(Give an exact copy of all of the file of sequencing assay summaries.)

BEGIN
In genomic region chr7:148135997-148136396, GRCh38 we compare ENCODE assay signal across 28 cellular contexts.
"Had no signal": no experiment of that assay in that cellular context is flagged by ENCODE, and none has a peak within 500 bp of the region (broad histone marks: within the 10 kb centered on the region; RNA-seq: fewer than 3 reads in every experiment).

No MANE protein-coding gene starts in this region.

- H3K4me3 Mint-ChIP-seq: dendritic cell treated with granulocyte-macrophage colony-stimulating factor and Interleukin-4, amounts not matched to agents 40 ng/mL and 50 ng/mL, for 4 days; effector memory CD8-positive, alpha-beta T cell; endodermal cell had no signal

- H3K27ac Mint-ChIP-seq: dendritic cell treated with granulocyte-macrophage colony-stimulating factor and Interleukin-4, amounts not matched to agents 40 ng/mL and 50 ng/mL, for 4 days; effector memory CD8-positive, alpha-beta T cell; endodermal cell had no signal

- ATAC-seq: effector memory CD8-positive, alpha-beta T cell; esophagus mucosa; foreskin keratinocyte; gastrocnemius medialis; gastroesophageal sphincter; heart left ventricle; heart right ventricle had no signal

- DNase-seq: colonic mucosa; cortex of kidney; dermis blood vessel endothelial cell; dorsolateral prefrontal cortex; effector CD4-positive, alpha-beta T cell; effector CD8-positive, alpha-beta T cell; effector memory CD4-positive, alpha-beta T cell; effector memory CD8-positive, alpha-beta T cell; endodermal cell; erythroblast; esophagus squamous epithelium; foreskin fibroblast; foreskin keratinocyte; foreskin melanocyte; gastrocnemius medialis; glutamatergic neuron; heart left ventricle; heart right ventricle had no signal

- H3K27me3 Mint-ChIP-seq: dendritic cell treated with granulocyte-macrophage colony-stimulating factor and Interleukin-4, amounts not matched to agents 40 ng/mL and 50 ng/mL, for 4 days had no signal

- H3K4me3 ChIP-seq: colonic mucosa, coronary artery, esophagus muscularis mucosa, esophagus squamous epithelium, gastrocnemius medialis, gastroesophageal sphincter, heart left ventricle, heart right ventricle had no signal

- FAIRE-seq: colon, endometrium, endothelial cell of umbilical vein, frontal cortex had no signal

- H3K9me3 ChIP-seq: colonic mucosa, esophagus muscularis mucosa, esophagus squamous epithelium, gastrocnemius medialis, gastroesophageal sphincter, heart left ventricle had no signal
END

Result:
In genomic region chr7:148135997-148136396, GRCh38 we compare ENCODE assay signal across 28 cellular contexts.
"Had no signal": no experiment of that assay in that cellular context is flagged by ENCODE, and none has a peak within 500 bp of the region (broad histone marks: within the 10 kb centered on the region; RNA-seq: fewer than 3 reads in every experiment).

No MANE protein-coding gene starts in this region.

- H3K4me3 Mint-ChIP-seq: dendritic cell treated with granulocyte-macrophage colony-stimulating factor and Interleukin-4, amounts not matched to agents 40 ng/mL and 50 ng/mL, for 4 days; effector memory CD8-positive, alpha-beta T cell; endodermal cell had no signal

- H3K27ac Mint-ChIP-seq: dendritic cell treated with granulocyte-macrophage colony-stimulating factor and Interleukin-4, amounts not matched to agents 40 ng/mL and 50 ng/mL, for 4 days; effector memory CD8-positive, alpha-beta T cell; endodermal cell had no signal

- ATAC-seq: effector memory CD8-positive, alpha-beta T cell; esophagus mucosa; foreskin keratinocyte; gastrocnemius medialis; gastroesophageal sphincter; heart left ventricle; heart right ventricle had no signal

- DNase-seq: colonic mucosa; cortex of kidney; dermis blood vessel endothelial cell; dorsolateral prefrontal cortex; effector CD4-positive, alpha-beta T cell; effector CD8-positive, alpha-beta T cell; effector memory CD4-positive, alpha-beta T cell; effector memory CD8-positive, alpha-beta T cell; endodermal cell; erythroblast; esophagus squamous epithelium; foreskin fibroblast; foreskin keratinocyte; foreskin melanocyte; gastrocnemius medialis; glutamatergic neuron; heart left ventricle; heart right ventricle had no signal

- H3K27me3 Mint-ChIP-seq: dendritic cell treated with granulocyte-macrophage colony-stimulating factor and Interleukin-4, amounts not matched to agents 40 ng/mL and 50 ng/mL, for 4 days had no signal

- H3K4me3 ChIP-seq: colonic mucosa, coronary artery, esophagus muscularis mucosa, esophagus squamous epithelium, gastrocnemius medialis, gastroesophageal sphincter, heart left ventricle, heart right ventricle had no signal

- FAIRE-seq: colon, endometrium, endothelial cell of umbilical vein, frontal cortex had no signal

- H3K9me3 ChIP-seq: colonic mucosa, esophagus muscularis mucosa, esophagus squamous epithelium, gastrocnemius medialis, gastroesophageal sphincter, heart left ventricle had no signal